Through these methods, you may find a dealership that is willing to take a chance on you. And, of course, your income will be a large factor in whether you are approved for a lease. If you can show you make more than enough to cover the payments, this will also improve your chances of qualifying for a traditional lease.

How Does Lease to Own Work?

The lease-to-own vehicle market is very different than the path most consumers take to purchase a vehicle. That’s why it’s important you fully understand the process before signing a dealer agreement.

These programs appeal to consumers who have bad credit because they don’t require a credit check. Any other type of car financing — even subprime loans — include some sort of background and credit check.

When you lease-to-own a car, the dealer typically only asks for your proof of identification, contact information, address, and income.

Once you choose your vehicle, the dealer will likely require a down payment before you drive it off the lot. That lump sum goes toward your purchase price of the vehicle. You’ll continue to make weekly or bi-weekly payments on the car for the full length of your purchase agreement — which can cost you between $75 and $100 every week for a year or longer, depending on the price of the vehicle.

The dealer retains the car’s ownership and title until you’ve made all your payments, but you remain responsible for the car’s upkeep and repairs. If you miss a payment, the dealer can repossess the car without notice.

Should you decide the car is no longer worth the payments, you can typically return it to the dealer — but you’ll lose your down payment and all the money you’ve put into the car. Some dealers even include a restocking fee should you back out of your purchase agreement.

Is it Better to Own or Lease a Car?

This greatly depends upon your financial situation and what you need from your car.

If you always want to have a newer car — and don’t mind always making a car payment — then a lease may be your best option. This allows you to get a new car every few years, but it also keeps a monthly bill in your budget.

If you tend to drive a lot, you should consider a high-mileage lease. That’s because most dealers limit the number of miles you can put on a leased car (typically between 10,000 and 15,000 each year). If you go over the allotted mileage, you could face fees as high as 30 cents for every mile you drive over the limit.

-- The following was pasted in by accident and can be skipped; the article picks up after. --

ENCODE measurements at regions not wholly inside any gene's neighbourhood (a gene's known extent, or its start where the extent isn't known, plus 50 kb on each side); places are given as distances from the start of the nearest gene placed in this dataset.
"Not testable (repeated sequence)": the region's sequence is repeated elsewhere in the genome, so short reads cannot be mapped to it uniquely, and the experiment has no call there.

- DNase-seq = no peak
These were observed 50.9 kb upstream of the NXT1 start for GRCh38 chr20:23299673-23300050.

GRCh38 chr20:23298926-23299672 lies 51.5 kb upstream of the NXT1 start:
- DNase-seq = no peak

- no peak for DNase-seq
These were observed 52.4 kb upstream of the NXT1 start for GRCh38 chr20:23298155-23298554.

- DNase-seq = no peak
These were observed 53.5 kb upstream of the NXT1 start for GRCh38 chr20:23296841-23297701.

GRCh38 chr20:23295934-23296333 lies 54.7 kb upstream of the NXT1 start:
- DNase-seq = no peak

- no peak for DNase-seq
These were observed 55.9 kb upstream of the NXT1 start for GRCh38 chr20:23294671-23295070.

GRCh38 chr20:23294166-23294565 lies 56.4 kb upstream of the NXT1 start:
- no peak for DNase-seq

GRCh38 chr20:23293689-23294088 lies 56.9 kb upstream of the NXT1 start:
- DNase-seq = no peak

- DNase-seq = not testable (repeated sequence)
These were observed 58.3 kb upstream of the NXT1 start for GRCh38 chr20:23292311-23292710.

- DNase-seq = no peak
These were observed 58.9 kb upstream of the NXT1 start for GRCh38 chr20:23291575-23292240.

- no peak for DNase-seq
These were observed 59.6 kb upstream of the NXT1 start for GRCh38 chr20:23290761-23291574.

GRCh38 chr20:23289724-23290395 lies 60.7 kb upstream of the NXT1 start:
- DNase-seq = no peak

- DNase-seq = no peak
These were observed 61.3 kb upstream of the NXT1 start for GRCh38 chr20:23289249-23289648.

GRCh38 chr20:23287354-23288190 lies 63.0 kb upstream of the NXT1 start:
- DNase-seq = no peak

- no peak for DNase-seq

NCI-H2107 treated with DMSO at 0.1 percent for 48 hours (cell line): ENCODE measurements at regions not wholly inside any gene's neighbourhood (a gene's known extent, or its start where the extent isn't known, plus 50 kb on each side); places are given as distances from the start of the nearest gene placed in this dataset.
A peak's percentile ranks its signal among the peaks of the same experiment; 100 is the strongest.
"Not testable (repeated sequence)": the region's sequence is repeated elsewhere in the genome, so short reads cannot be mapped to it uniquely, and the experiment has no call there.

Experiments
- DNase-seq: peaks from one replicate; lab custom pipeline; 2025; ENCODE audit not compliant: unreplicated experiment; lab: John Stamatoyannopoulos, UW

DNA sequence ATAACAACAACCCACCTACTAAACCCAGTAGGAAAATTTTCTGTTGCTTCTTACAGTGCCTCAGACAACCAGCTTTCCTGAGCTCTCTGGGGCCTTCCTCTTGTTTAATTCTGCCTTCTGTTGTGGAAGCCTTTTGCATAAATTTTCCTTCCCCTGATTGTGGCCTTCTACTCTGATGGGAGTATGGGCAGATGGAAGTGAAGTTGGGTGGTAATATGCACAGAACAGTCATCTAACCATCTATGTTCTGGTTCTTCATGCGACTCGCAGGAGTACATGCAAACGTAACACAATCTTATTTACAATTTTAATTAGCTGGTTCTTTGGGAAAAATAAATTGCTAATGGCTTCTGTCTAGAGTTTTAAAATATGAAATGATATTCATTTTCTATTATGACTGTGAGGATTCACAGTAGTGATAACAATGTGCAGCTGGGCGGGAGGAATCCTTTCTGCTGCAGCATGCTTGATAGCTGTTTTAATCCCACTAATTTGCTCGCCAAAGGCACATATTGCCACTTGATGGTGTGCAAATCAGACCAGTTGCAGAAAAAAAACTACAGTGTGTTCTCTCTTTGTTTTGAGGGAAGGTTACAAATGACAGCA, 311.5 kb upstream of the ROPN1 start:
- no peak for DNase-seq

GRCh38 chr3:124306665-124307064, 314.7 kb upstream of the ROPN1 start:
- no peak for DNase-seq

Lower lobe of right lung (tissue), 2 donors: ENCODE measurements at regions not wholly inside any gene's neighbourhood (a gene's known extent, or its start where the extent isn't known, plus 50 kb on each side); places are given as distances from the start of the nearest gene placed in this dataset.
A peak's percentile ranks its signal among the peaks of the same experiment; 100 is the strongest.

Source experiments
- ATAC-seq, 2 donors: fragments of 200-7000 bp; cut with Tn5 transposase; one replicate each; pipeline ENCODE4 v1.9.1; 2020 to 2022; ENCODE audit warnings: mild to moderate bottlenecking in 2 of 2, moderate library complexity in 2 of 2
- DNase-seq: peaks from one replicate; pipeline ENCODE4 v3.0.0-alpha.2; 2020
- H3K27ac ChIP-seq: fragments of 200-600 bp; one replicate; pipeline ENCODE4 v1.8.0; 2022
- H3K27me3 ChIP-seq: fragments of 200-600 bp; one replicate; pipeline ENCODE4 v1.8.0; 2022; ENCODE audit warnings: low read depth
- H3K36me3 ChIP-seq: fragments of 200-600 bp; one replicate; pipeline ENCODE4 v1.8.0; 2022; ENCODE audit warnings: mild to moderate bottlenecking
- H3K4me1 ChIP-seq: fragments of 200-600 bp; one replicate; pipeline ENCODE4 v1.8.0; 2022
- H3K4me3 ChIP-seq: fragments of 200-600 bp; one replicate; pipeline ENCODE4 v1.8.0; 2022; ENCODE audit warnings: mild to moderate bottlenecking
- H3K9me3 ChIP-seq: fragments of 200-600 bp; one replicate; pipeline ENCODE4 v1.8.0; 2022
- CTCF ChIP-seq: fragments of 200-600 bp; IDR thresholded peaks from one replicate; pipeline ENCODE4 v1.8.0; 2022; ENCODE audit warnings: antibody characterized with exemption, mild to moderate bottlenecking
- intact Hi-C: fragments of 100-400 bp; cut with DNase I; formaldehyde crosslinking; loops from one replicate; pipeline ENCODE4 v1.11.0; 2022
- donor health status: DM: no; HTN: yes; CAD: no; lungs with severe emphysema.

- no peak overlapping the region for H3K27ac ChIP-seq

Another perk of leasing a vehicle is that, since you’ll always have a new car, you won’t have to worry about unexpected breakdowns and expensive trips to the mechanic. Should something go wrong, repairs will be covered by the car’s warranty.

Buy Vs. Lease

You’ll eventually be free of the financial burden of monthly payments when you purchase a car. But when you lease a vehicle, you never have to worry about repairs and maintenance because all that will be covered under warranty.

But, if you own your car, you’ll eventually get out from under your monthly payments and be free of that financial burden. You can drive the car as much as you want without mileage limits, and you won’t be dumping money into a depreciating asset.

Both options will likely require some sort of credit check, though, as dealers aren’t keen on leasing or financing vehicles with unknown risks.

That said, you can still achieve your automotive goals with the right lender. The lending networks on our list regularly work with borrowers who have bad credit to get them behind the wheel of a new car — leased or purchased — with fewer hoops to jump through.

Consider Your Options

Today’s used-car market features lots of off-lease vehicles that dealers want desperately to move. That’s a great thing for you if you have bad credit and want to purchase a car.

Before you consider a lease-to-own option — which can burden you with an untrustworthy car at a premium price — take a look at the alternative options to lease-to-own a car with bad credit. You may be surprised by how many lenders want to work with you.